Kids & Boredom

B'midbar: A resource for families.

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Reprinted with permission from Torah Topics for Today.

Kids hate whatever they think is boring. However, as it turns out, much of what's important in life is not fun-filled and exciting. While much of a child's school day can be interesting (one hopes!), memorizing facts is simply rote. While family life can be fun, chores around the home are not. There are plenty of highs and lows in life, but most of life falls right in between.
bored kid
The Torah parashah this week, B'midbar, begins the tale of the Israelites wandering through the wilderness. They have already been through the excitement of escaping from Egypt and receiving the Torah at Sinai. Now, they are simply traipsing through the desert, as they will be for the next forty years. But the Israelite journey through the desert is more than just wandering. It is a time for testing limits, for growth and renewal. It is a time for consolidating their identity as a nation and their relationship with God.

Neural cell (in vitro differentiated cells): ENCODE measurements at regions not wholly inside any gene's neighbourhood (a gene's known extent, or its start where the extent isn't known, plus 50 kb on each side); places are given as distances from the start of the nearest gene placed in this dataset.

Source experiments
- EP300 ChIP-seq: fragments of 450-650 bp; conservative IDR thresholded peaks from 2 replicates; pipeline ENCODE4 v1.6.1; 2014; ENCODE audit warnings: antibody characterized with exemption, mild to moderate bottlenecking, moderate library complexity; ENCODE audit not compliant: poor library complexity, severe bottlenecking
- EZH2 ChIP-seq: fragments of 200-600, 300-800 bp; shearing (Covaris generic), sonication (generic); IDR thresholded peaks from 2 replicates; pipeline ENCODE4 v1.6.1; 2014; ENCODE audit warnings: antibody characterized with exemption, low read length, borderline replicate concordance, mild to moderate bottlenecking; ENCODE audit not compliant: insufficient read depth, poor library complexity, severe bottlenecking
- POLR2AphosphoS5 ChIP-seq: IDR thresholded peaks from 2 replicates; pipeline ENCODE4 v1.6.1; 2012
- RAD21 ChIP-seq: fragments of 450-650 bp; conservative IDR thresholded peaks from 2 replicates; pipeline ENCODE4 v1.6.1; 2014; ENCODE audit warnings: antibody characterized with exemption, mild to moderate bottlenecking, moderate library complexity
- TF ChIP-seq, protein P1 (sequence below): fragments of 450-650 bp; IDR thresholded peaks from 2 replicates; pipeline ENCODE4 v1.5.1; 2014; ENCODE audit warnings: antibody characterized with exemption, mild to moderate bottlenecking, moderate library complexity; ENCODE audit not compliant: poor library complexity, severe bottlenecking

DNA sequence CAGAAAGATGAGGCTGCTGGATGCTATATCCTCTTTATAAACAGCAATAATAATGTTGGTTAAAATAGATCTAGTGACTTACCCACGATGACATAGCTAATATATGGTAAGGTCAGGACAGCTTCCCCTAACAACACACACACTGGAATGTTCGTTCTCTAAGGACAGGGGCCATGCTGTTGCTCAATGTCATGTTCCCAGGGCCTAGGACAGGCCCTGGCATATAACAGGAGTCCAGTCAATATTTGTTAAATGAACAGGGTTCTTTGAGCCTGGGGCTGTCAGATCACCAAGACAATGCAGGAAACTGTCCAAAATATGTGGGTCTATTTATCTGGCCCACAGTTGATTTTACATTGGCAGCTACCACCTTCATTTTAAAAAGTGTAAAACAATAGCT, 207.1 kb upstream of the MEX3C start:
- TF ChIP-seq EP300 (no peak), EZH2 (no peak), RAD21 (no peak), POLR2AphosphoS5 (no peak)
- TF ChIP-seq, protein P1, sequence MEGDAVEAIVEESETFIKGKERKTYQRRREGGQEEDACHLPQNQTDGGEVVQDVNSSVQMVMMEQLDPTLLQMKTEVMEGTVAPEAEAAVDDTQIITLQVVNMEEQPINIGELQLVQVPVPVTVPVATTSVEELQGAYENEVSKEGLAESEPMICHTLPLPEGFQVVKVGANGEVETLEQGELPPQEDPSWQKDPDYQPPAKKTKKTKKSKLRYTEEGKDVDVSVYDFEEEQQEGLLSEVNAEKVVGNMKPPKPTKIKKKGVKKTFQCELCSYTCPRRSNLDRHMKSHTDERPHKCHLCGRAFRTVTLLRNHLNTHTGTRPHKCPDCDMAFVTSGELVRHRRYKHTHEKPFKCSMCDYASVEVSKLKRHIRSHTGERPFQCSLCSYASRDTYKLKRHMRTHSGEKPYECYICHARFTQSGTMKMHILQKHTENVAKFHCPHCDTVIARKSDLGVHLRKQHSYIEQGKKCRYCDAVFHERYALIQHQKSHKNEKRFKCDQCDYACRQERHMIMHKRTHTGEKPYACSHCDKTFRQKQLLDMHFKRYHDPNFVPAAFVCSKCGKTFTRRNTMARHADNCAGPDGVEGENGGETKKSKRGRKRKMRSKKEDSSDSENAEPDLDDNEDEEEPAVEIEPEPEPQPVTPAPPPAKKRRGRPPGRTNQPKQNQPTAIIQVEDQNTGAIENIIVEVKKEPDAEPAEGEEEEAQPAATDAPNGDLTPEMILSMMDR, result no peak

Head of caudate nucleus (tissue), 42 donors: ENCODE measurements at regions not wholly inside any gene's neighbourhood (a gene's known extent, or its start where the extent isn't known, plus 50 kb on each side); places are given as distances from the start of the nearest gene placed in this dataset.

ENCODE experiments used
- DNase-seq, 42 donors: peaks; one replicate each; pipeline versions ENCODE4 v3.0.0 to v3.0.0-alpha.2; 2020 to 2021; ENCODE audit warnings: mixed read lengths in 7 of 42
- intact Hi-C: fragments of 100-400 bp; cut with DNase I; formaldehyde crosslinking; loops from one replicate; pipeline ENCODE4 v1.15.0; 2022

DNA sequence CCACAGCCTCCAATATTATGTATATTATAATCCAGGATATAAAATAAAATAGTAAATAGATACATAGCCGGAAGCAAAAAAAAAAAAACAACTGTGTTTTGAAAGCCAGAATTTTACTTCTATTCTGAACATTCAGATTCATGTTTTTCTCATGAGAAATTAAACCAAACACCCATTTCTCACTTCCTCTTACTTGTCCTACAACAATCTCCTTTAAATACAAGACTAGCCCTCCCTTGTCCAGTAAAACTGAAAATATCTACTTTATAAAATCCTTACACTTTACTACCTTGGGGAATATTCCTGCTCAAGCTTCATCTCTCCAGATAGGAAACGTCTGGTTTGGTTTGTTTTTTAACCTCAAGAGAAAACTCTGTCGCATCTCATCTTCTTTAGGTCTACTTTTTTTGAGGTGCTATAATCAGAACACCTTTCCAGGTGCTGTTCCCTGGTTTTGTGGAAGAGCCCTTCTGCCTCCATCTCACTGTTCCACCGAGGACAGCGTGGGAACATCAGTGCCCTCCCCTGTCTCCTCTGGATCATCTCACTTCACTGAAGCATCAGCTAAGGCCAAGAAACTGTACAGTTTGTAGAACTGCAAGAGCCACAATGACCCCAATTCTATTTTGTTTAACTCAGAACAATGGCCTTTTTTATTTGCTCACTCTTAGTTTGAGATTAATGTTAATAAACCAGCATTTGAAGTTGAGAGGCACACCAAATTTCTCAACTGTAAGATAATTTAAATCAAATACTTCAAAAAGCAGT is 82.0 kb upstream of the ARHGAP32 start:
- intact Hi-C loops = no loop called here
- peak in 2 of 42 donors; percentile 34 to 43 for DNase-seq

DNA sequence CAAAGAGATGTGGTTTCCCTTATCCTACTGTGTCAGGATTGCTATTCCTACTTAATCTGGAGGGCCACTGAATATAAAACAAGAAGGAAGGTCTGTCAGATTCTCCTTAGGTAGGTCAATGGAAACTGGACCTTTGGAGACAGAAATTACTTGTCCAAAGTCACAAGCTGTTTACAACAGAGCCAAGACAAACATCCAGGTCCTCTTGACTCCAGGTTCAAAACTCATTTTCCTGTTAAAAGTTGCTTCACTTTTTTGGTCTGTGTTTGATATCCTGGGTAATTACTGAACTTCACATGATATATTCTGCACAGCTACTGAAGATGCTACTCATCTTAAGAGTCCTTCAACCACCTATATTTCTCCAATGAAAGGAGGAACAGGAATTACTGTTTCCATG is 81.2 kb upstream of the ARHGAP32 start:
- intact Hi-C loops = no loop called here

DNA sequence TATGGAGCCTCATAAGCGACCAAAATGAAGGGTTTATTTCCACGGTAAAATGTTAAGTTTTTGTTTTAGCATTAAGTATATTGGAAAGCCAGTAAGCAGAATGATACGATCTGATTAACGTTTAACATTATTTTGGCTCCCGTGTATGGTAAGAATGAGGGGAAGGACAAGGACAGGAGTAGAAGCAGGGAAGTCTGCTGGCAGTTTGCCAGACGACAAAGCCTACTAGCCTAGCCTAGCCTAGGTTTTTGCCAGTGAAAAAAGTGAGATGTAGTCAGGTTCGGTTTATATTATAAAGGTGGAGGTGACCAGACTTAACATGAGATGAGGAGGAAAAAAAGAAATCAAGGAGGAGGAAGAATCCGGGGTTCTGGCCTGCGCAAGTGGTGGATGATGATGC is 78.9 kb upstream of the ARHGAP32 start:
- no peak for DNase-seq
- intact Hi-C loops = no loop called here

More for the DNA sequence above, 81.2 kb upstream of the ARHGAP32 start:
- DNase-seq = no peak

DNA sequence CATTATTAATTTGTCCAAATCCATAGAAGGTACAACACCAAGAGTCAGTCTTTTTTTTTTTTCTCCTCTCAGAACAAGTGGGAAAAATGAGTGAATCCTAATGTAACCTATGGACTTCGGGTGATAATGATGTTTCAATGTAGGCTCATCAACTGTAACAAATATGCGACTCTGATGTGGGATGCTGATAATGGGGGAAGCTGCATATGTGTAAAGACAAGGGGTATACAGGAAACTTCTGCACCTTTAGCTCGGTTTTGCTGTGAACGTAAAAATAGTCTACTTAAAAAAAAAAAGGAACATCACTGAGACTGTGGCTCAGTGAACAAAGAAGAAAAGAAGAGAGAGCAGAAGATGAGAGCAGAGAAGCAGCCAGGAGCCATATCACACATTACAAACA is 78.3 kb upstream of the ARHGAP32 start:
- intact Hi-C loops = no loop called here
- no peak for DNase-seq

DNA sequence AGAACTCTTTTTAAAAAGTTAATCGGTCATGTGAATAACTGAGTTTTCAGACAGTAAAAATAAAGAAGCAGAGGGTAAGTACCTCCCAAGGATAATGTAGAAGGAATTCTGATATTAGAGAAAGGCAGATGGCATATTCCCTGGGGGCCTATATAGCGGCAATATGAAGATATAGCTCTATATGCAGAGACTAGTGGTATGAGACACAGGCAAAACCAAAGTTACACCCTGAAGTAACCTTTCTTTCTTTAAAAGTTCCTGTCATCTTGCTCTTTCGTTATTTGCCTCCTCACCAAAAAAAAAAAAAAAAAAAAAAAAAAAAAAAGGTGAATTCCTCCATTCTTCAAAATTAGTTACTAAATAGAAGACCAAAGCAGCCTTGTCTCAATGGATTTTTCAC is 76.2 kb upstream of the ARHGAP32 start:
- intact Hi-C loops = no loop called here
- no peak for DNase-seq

It’s important to teach kids to appreciate the "boring" moments of life. In working through the boredom there is much to learn: patience and fortitude, to name two important character traits. When they complain of being bored, we, as parents, should be wary of solving their "boredom" for them. Instead, let them work out for themselves the “problem” of boredom. In this way they can learn to tolerate boredom, or at least work through it by themselves and see their way to what's valuable in the less exciting moments of life.  

TALK TO YOUR KIDS about the wandering of the Israelites through the wilderness on their way to the promised land, and what this journey might signify for their lives today.

CONNECT TO THEIR LIVES:
·    What do you find boring?
·    What do you do when you are bored?  Does whining or complaining help?
·    Why might it be important to be bored sometimes?

© Copyright 2010 Joyce and Fred Claar

Rabbi Dianne Cohler-Esses

Dianne Cohler-Esses is the first Syrian Jewish woman to be ordained as a rabbi. She was ordained in 1995 at the Jewish Theological Seminary. She is currently a freelance educator and writer, teaching and writing about a wide range of Jewish subjects. She lives in New York City with her journalist husband and their three children.